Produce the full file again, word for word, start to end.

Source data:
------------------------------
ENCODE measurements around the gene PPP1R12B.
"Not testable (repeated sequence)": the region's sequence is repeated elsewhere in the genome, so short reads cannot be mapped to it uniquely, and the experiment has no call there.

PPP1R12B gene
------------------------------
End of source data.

ENCODE measurements around the gene PPP1R12B.
"Not testable (repeated sequence)": the region's sequence is repeated elsewhere in the genome, so short reads cannot be mapped to it uniquely, and the experiment has no call there.

PPP1R12B gene